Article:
Now this is not technically true since we may have broken our larger clauses in small 3CNF clauses. So for example if we broke one clause with 11 terms into 4 different 3CNF clauses then only one of those would have to be satisfied. In cases like this we count all these clauses as one (if one is satisfied then we are happy).

If the proof is incorrect then due to soundness, less than half of the clauses will be satisfied for every proof. If \(\epsilon\) is small enough our PTAS have to satisfy more than half of the \(C_r\)s if and only if our \(x\) is in \(L\). Notice the same \(\epsilon\) works no matter what \(x\) is because the size of our construction did not depend on the n. Therefore, a PTAS for MAX-3SAT would give us a polynomial time algorithm to solve any NP Complete decision problem. \(\square\)

In short what we just did was assume that there was a PTAS for MAX-3SAT. Then we used this PTAS to construct a polynomial time deterministic solver for any NP-Complete decision problem. Because our PTAS takes polynomial time we know that its existence would prove P = NP which in our case is a contradiction (we assume P \(\neq\) NP). Part of what makes this proof so cool is that the reduction doesn't change depending on what NP Complete decision problem we use. For maximum confusion I recommend using 3SAT.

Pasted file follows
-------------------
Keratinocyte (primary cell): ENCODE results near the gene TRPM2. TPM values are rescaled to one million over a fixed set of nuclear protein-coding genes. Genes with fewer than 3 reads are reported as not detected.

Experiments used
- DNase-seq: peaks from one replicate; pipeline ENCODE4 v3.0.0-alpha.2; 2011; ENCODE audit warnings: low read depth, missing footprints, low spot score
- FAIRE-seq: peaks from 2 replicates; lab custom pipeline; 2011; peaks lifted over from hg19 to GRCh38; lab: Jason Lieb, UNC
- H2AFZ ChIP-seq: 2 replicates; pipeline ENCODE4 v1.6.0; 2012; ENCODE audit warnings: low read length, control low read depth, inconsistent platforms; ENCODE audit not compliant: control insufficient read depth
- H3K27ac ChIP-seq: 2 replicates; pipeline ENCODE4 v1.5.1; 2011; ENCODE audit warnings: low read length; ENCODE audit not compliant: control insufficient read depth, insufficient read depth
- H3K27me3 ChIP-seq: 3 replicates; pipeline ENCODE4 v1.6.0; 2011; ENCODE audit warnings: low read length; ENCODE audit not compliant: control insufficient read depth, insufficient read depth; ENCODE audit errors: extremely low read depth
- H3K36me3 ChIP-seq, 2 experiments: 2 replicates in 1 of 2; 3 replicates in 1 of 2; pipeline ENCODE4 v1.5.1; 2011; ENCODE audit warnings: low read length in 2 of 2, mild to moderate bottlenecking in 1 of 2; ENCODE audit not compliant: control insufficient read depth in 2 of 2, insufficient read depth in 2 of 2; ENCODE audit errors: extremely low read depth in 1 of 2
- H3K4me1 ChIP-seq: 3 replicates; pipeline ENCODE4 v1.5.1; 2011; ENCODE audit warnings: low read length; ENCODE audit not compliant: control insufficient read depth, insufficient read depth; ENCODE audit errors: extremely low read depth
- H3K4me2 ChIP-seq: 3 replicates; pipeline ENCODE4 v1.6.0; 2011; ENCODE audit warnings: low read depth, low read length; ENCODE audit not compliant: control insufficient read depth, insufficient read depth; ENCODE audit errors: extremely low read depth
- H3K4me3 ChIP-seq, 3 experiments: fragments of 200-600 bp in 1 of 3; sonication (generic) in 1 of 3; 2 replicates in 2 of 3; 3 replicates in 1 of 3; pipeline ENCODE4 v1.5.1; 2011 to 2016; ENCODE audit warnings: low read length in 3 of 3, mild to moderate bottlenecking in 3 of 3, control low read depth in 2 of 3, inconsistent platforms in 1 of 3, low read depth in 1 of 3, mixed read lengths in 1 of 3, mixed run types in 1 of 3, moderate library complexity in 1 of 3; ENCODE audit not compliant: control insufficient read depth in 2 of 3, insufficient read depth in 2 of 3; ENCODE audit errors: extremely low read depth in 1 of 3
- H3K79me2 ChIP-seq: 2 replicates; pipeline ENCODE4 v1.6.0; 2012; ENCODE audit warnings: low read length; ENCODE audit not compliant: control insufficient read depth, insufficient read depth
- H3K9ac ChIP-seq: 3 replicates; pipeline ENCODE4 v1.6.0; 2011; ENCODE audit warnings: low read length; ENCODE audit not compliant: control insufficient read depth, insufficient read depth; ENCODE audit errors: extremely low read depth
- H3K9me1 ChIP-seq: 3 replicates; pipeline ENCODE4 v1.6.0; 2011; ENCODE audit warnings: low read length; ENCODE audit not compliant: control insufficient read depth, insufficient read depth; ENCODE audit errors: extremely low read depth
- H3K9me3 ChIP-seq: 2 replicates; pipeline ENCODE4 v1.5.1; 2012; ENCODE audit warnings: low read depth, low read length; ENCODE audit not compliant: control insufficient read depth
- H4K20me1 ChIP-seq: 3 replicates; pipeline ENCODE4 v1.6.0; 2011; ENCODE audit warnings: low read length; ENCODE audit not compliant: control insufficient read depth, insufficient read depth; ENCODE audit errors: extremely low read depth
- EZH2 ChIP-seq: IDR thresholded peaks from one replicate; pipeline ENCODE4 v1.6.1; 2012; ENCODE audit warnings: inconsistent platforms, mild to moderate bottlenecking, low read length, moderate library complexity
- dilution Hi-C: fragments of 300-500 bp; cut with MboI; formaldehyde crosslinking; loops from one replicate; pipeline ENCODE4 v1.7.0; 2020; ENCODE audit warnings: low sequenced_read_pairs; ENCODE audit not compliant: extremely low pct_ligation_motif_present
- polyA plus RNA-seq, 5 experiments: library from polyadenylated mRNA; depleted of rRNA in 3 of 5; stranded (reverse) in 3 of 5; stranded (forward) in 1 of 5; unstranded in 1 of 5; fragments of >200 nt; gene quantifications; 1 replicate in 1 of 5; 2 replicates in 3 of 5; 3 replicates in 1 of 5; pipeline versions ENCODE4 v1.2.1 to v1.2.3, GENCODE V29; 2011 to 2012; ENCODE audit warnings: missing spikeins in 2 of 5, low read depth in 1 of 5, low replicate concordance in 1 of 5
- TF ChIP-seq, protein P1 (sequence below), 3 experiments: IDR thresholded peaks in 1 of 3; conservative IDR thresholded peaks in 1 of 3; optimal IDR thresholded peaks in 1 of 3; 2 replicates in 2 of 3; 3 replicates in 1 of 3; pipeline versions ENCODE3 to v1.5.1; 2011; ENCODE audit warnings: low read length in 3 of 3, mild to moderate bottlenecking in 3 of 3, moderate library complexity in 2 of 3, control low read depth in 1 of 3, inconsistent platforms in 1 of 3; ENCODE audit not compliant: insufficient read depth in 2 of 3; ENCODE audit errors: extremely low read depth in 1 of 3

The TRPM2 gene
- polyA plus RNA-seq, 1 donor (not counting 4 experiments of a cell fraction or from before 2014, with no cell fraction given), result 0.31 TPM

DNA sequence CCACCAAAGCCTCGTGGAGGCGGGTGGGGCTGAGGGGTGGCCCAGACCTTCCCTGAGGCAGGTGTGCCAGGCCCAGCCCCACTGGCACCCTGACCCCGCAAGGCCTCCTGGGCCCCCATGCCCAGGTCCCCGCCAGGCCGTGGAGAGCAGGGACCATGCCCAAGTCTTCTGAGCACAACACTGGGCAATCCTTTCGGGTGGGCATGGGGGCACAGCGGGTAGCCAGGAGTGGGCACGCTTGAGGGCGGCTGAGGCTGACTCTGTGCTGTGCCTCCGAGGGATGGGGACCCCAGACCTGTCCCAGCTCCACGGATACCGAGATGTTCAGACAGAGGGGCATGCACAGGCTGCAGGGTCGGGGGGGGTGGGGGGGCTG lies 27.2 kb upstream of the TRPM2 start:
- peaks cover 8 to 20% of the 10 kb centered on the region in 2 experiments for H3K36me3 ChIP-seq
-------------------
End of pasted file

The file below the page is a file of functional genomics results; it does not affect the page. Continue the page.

The Hardness of Approximating Max Clique
A clique is a set of vertices in a graph which are all connected to each other. The size of a clique is the number of vertices it contains. Here's an example of a clique of size 4

Given a graph G the Max Clique problem is to find the largest clique in G. Max Clique is NP-Complete, which means that it cannot be solved exactly in polynomial time unless P=NP. But can we get close to the optimal solution? In a surprising twist just like MAX-3SAT, Max Clique does not have a PTAS.

Theorem: Max Clique is inapproximable in polynomial time within some \(\epsilon > 0\) unless P=NP.

To prove this statement we will show that Max Clique on a certain graph corresponds to MAX-3SAT so closely that if we had a PTAS for Max Clique we would have a PTAS for MAX-3SAT. Heres how we construct this graph. Given a set of \(m\) clauses in 3CNF form, we can construct a graph G as follows. For each clause \(c_k\) add 3 vertices each one representing a literal in that clause. For every vertex v connect v to every other vertex which is not part of the same clause and that does not represent a negation of the literal v represents. Here is an example of this construction with two clauses,

Let's say we find a clique of size k in this graph. Consider what would happen if we set the variables corresponding to each vertex in our clique to true (or false if they are negations) and all the other variables to false (or true if they are negations). We can do this with no conflicts because by our construction no two vertices in the clique are negations of each other. Also by construction each vertex is in a different clause so at least k different clauses are satisfied.